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Hunter's Horn
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Group Reads: Pre-1980 > Final Impressions: Hunter’s Horn: April 2018

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message 1: by Tom, "Big Daddy" (new)

Tom Mathews | 2555 comments Mod
Comments on this board are made with the assumption that readers have finished the book and may include spoilers.


message 2: by Diane, "Miss Scarlett" (new) - rated it 4 stars

Diane Barnes | 3972 comments Mod
I finished this afternoon. I usually write reviews immediately on finishing a book, but I need to gather my thoughts for awhile on this one. It's gotten under my skin.


message 3: by Diane, "Miss Scarlett" (new) - rated it 4 stars

Diane Barnes | 3972 comments Mod
OK, here it is, for what it's worth.
Here is a review by Diane: https://www.goodreads.com/review/show...


message 4: by Janice (JG) (new)

Janice (JG) | 121 comments Good review, Diane.

My question is, is there a sequel? Because it sure as heck begs for one, and I'm having a very difficult time leaving this family behind. I need to know how Suse is doing.

Arnow must have suffered poverty in her life at some point. I don't know how she can engage the reader so thoroughly in the trials and tribulations of a family's poverty as she has done in both this book and The Dollmaker. Shoes. How many pairs of shoes do you own? It occurs to me that shoes could be the measure of a person's well-being.

The anti-climatic killing of King Devil was done perfectly... not a male, but a vixen, and Nunn was nowhere around to bask in the moment. Women provide the strength needed for a family to endure and survive. Arnow's message is the same, and its loud and clear.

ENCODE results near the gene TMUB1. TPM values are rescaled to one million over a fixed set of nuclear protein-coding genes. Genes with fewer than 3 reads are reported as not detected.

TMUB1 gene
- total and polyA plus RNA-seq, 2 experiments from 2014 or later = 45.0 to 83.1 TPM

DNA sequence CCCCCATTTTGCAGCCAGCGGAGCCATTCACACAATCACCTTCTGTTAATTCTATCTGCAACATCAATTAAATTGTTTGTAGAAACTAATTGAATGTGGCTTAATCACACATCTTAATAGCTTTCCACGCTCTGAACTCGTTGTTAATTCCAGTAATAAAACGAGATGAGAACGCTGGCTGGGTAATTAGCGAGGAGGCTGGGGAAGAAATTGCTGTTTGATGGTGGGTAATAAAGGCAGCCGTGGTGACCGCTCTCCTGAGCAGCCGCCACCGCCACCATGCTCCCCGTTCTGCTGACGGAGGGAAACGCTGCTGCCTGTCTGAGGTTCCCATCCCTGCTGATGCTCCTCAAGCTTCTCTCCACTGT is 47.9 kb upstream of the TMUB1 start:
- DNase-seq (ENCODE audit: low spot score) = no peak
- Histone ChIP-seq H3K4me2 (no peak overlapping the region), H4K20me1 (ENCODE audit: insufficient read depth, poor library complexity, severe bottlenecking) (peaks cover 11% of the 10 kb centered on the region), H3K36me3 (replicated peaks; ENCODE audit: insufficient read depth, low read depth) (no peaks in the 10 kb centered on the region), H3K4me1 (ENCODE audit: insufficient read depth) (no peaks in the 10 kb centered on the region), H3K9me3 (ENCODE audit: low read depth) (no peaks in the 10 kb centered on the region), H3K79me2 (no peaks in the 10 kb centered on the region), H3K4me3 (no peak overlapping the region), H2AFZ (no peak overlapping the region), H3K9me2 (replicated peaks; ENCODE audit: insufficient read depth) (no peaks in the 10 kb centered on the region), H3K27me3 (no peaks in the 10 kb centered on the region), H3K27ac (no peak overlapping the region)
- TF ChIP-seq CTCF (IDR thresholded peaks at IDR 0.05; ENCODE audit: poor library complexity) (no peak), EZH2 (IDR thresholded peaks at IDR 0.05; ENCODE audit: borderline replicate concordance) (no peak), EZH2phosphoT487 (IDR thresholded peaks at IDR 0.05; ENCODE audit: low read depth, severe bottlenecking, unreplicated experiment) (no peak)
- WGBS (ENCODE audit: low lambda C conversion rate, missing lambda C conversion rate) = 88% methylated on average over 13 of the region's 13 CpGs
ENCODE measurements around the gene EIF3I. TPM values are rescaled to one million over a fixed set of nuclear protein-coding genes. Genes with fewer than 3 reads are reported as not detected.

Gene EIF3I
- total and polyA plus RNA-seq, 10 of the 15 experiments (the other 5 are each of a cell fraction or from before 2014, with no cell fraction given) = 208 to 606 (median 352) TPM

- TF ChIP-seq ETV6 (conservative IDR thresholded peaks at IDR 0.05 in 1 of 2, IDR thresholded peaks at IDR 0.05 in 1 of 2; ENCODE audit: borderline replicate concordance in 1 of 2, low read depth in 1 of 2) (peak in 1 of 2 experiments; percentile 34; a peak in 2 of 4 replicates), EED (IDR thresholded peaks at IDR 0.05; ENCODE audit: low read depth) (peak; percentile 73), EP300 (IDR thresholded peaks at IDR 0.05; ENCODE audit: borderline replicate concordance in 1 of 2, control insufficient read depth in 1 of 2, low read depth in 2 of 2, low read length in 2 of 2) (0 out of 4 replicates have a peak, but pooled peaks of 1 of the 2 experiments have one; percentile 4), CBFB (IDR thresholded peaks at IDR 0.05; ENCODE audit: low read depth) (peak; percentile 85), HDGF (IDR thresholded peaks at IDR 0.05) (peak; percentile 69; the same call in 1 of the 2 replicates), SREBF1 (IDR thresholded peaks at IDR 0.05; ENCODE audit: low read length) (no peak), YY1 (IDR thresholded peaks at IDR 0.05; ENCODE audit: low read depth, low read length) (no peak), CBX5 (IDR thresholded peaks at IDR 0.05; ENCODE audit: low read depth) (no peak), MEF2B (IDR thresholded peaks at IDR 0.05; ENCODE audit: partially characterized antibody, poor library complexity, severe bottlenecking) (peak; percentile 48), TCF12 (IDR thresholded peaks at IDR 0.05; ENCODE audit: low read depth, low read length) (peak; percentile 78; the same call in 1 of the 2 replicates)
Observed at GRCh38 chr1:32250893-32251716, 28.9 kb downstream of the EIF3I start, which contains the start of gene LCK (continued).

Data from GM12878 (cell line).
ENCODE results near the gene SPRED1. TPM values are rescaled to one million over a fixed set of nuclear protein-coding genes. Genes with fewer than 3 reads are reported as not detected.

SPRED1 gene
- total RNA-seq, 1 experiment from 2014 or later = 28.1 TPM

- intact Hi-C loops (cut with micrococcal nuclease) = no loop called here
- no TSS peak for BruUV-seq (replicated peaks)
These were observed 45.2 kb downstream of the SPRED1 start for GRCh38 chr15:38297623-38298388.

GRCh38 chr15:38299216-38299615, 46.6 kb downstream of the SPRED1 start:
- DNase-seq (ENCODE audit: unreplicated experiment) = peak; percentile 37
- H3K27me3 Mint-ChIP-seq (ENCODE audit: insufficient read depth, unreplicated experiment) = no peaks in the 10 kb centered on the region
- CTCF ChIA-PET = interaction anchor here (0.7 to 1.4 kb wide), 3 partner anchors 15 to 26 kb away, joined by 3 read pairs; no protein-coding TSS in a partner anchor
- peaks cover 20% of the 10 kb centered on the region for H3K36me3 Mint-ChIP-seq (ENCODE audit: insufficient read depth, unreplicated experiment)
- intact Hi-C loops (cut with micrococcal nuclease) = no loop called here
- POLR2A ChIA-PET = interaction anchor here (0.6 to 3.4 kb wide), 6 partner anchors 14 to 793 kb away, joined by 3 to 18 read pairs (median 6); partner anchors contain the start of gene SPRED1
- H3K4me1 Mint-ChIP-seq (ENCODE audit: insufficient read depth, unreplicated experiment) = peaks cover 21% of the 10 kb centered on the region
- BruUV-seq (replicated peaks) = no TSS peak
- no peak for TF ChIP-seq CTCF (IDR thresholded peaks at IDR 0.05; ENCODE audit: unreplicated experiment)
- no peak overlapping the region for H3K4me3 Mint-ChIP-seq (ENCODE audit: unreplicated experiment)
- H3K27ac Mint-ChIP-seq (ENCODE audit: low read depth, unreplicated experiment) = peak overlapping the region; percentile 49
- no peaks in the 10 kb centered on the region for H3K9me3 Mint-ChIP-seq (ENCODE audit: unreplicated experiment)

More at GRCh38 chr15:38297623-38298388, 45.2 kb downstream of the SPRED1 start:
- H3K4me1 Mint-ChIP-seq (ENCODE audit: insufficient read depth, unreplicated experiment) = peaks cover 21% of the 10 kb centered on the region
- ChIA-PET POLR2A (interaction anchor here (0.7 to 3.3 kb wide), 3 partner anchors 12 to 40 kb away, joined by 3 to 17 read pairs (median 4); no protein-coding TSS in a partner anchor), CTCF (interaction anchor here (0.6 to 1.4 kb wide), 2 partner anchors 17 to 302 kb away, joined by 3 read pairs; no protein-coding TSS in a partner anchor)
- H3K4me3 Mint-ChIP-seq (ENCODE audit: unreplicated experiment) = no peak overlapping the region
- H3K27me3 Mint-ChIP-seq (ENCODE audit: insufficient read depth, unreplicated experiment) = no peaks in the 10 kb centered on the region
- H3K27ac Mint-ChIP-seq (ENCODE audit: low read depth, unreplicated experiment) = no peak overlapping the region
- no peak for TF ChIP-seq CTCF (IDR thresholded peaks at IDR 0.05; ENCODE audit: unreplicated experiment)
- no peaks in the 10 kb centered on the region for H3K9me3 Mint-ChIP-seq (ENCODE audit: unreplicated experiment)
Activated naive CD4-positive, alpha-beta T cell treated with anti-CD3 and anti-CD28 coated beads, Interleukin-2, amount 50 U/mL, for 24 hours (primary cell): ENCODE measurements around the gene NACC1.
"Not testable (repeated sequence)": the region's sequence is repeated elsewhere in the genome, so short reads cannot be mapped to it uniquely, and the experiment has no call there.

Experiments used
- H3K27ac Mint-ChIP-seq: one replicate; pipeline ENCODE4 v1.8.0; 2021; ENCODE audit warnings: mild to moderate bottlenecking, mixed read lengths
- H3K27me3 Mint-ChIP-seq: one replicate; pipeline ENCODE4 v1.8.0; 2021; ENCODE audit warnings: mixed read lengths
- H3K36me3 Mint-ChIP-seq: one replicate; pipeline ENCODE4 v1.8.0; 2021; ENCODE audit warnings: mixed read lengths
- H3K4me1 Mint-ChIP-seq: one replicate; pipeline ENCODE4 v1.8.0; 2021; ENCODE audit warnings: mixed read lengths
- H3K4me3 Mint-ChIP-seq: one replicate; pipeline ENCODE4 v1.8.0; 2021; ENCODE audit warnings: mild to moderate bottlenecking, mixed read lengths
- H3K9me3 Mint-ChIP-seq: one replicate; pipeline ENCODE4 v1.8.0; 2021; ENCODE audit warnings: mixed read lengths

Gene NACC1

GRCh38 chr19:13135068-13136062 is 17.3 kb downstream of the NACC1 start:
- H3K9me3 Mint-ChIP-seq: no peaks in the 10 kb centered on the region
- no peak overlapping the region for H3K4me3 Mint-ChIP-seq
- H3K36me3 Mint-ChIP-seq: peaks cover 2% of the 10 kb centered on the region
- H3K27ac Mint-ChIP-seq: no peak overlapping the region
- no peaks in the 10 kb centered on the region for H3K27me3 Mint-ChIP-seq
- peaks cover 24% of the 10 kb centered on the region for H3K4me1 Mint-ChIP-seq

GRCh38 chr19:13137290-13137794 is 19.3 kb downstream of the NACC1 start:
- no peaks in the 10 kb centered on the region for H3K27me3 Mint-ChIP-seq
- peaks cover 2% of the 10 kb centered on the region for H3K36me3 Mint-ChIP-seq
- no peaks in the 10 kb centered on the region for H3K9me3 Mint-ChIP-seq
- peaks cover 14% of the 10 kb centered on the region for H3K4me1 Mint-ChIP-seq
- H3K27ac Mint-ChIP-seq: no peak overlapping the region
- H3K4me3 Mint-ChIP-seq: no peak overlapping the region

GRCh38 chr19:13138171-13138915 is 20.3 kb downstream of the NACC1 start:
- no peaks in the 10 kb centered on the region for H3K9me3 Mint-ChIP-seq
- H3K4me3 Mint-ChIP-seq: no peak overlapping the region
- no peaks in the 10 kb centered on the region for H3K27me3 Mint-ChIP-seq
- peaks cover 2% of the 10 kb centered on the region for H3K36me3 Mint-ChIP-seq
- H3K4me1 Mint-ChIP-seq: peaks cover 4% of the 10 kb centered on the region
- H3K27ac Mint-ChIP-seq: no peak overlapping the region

message 5: by Diane, "Miss Scarlett" (new) - rated it 4 stars

Diane Barnes | 3972 comments Mod
Unfortunately, there is no sequel. My forward tells me that she wrote 3 novels about these mountain people. The first was Mountain Path, then Hunters Horn, and The Doll Maker was the third. She was exploring the way that roads made such an impact on people's lives. I am having a hard time letting go of Suse as well. I choose to think that Mark married her, took her to Detroit, and she was able to get some sort of education and get out of that cycle of downtrodden women.
I agree that the killing of King Devil was perfectly done. Nunn wasn't involved, although his dogs were. The fact that it was a vixen was such an ironic way to point out the strength of females in general.


message 6: by Diane, "Miss Scarlett" (new) - rated it 4 stars

Diane Barnes | 3972 comments Mod
My forward also says that We now had four children, two of whom died as babies. Chapter 30, with Sue Annie and Millie trying to save Doddie's life, was cut out by the publishers in the original edition, because they thought their readers would find it too hard to take, and because of Sue Annie's comments about religion, but it was taken from Arnow's experiences losing her own children.


message 7: by Diane, "Miss Scarlett" (new) - rated it 4 stars

Diane Barnes | 3972 comments Mod
I just went to check on availability of Mountain Path. It is out of print, and the cheapest copy on Abebooks was $26.00. But Amazon Kindle has an ebook for $9.99, so I just bought it.